Vettori happy with overall result
Daniel Vettori had no complaints over New Zealand's near-miss for a first one-day series win in Australia, but he was disappointed the rain did not stay away for a couple more overs. Martin Guptill's breath-taking 64, which came from only 34 balls, pushed the tourists to 33 short of their target of 156 with six overs remaining when the weather closed in again.
Guptill and the debutant Brendon Diamanti, who was 26 not out, still had the batting Powerplay in hand before the rain. The untimely cloud burst forced the match to be abandoned and allowed Australia to keep the Chappell-Hadlee Trophy after the 2-2 series result.
"It's an odd feeling," Vettori said. "You wanted to see the game pan out to get a result because it could have been a really good game. It probably would have come down to the Powerplay, so it's a strange feeling. We're happy with the overall 2-2, but still would have loved a chance to win the series."
Only the fantastic draining powers of the Gabba allowed the match to start, but New Zealand had the worst of the batting conditions after beginning their chase in light rain. "It just became too hard, the rain," Vettori said. "You could see the umpires wanted to stay out there to get a result, but it was too hard."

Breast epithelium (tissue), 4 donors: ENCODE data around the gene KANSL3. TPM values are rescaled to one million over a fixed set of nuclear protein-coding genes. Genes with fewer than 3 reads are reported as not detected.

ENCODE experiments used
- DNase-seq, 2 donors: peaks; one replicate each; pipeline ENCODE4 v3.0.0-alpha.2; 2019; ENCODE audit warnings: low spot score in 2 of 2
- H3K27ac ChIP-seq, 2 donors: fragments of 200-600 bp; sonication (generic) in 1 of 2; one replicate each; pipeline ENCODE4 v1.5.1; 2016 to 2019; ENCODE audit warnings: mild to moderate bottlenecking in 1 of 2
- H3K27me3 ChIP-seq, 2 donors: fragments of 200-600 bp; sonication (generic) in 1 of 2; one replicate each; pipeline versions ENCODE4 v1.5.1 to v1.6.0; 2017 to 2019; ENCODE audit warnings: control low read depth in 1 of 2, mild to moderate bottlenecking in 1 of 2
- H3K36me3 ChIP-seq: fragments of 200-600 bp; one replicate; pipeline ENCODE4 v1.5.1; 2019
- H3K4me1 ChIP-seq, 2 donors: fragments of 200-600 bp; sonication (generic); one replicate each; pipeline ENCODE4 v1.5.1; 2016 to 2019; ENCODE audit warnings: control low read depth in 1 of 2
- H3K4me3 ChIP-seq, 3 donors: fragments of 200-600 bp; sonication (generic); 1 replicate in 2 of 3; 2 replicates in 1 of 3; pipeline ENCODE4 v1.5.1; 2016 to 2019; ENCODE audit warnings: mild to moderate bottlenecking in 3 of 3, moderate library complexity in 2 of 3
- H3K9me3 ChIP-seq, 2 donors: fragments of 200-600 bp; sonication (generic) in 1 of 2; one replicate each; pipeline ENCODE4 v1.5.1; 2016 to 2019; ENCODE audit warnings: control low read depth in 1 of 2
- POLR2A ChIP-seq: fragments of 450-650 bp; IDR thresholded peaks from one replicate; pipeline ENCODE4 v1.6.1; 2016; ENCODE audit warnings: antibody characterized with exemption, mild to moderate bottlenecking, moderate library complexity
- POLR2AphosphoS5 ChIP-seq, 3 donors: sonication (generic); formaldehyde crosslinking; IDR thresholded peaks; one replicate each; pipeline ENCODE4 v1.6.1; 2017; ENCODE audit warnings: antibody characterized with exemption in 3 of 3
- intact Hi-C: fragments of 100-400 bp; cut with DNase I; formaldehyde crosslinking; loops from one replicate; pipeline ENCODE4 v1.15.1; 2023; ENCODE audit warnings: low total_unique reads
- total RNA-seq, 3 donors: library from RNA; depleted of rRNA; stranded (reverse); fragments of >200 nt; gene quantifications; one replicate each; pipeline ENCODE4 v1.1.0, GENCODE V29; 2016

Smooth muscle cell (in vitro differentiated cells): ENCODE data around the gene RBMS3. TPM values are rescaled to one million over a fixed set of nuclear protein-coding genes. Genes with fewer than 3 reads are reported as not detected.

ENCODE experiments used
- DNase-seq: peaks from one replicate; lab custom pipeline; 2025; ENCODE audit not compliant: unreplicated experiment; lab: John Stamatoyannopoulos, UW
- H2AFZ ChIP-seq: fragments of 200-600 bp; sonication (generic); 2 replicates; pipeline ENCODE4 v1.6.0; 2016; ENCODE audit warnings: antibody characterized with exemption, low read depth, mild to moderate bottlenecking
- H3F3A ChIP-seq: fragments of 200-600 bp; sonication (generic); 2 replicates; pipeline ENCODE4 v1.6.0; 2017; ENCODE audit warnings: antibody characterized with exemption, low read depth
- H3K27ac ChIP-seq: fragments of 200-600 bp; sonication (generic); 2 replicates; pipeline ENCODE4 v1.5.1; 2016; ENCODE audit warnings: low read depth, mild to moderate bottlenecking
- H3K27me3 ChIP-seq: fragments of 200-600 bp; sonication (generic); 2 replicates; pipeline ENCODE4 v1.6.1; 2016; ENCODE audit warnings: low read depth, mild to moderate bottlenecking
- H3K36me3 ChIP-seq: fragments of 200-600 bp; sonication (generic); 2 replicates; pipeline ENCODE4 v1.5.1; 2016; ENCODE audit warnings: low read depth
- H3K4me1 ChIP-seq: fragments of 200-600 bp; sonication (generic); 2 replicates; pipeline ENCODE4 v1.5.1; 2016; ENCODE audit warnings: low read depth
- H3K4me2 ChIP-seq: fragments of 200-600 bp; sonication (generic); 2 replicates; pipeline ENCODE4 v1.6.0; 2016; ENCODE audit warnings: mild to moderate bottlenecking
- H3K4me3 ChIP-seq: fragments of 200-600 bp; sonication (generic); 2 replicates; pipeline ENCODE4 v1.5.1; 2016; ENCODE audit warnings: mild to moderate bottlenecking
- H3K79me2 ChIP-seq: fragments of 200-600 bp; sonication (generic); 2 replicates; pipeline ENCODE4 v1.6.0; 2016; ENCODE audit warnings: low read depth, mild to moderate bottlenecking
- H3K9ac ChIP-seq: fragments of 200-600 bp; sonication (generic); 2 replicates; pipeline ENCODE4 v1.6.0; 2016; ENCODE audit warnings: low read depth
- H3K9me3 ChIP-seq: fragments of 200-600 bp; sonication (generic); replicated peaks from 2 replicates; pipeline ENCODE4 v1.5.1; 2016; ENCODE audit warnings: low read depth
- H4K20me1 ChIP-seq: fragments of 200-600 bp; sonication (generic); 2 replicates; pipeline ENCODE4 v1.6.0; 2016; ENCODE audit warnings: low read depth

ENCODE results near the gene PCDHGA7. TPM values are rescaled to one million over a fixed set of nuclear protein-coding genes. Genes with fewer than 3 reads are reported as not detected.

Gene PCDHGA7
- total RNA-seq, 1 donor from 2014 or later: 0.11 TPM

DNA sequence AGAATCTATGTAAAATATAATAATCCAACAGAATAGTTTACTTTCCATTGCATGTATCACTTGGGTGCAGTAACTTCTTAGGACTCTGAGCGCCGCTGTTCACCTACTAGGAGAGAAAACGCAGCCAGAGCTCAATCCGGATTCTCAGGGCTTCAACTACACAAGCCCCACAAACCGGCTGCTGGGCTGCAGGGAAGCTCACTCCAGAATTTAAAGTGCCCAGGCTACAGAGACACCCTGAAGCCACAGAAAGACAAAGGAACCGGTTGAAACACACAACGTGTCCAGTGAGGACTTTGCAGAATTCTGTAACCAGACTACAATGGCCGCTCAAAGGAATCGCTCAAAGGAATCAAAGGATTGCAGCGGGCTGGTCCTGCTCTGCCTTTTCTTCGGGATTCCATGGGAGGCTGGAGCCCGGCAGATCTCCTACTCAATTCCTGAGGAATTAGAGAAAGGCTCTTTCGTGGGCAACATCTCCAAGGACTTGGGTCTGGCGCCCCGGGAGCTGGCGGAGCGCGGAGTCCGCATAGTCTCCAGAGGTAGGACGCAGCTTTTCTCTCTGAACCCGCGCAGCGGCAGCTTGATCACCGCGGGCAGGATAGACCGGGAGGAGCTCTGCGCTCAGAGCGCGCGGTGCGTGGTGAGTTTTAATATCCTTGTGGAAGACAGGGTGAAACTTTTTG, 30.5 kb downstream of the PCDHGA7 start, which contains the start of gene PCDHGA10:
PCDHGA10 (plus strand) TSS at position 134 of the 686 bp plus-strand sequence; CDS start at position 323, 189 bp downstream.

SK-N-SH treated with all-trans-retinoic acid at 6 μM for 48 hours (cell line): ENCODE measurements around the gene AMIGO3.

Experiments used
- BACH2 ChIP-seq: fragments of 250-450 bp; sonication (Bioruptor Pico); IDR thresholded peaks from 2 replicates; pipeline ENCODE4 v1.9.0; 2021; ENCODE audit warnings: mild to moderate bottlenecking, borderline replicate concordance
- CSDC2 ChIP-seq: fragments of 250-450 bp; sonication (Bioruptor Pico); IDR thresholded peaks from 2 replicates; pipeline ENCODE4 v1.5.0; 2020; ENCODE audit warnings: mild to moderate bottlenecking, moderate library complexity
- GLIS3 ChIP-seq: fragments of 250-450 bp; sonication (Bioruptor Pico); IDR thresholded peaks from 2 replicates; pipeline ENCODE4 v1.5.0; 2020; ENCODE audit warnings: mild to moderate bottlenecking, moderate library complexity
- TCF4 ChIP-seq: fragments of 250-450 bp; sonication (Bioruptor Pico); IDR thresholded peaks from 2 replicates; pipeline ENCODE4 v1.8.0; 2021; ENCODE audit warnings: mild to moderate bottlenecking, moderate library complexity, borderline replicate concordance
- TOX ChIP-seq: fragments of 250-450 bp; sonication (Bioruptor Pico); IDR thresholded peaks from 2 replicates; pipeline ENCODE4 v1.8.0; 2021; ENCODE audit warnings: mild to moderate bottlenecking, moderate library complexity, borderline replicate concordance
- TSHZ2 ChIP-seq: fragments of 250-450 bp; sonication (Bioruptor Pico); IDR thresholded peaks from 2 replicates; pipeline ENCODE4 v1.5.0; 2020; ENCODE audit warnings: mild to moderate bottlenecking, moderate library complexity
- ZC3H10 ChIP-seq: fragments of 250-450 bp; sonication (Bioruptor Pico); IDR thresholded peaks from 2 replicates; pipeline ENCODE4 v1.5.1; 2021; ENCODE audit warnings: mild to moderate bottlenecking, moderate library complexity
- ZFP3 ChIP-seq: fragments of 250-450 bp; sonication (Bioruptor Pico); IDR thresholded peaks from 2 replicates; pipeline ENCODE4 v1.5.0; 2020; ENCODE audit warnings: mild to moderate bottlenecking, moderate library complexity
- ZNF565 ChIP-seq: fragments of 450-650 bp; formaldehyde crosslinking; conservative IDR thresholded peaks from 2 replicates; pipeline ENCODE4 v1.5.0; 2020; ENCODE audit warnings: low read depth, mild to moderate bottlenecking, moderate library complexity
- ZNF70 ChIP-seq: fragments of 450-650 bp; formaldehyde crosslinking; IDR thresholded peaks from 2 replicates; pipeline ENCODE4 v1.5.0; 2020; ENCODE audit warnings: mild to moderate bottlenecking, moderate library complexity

There was further pain for the visitors with injuries to Kyle Mills and Ross Taylor in the greasy conditions. The game was delayed by more than five hours and Mills hurt his right Achilles during his opening spell of 2 for 33.
Mills will fly home on Saturday and miss Sunday's Twenty20 at the SCG, with Diamanti taking his spot in the squad. Taylor is also doubtful for the last match of the tour after hurting his hamstring and requiring treatment the ball before he holed out to Mitchell Johnson on 4.
The Australians had Brad Haddin's 88 and Callum Ferguson's 55 to thank for their competitive total of 4 for 168, which was reduced to 155 when two overs were cut because of more rain. Ponting grew frustrated towards the end of a "topsy-turvy game" but was satisfied to have taken the trophy.
"It was right in the balance actually when the heavy rain came," Ponting said. "At the same time we felt if we grabbed one more wicket the momentum would have swung back in our favour."
Peter English is the Australasia editor of Cricinfo